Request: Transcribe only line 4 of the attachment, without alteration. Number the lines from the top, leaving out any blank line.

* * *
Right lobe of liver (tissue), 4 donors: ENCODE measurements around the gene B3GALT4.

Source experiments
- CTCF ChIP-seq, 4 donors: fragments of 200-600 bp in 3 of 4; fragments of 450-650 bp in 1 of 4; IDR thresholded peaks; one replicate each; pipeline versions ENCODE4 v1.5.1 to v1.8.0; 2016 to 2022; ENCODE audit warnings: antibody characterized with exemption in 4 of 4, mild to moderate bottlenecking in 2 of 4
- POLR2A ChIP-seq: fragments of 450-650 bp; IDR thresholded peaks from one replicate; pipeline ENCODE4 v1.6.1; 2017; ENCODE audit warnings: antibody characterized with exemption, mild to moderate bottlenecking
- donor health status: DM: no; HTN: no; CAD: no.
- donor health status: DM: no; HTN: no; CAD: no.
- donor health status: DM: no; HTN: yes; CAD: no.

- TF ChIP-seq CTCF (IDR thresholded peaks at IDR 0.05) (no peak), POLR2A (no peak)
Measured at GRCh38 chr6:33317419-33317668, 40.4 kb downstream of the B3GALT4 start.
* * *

- POLR2A ChIP-seq: fragments of 450-650 bp; IDR thresholded peaks from one replicate; pipeline ENCODE4 v1.6.1; 2017; ENCODE audit warnings: antibody characterized with exemption, mild to moderate bottlenecking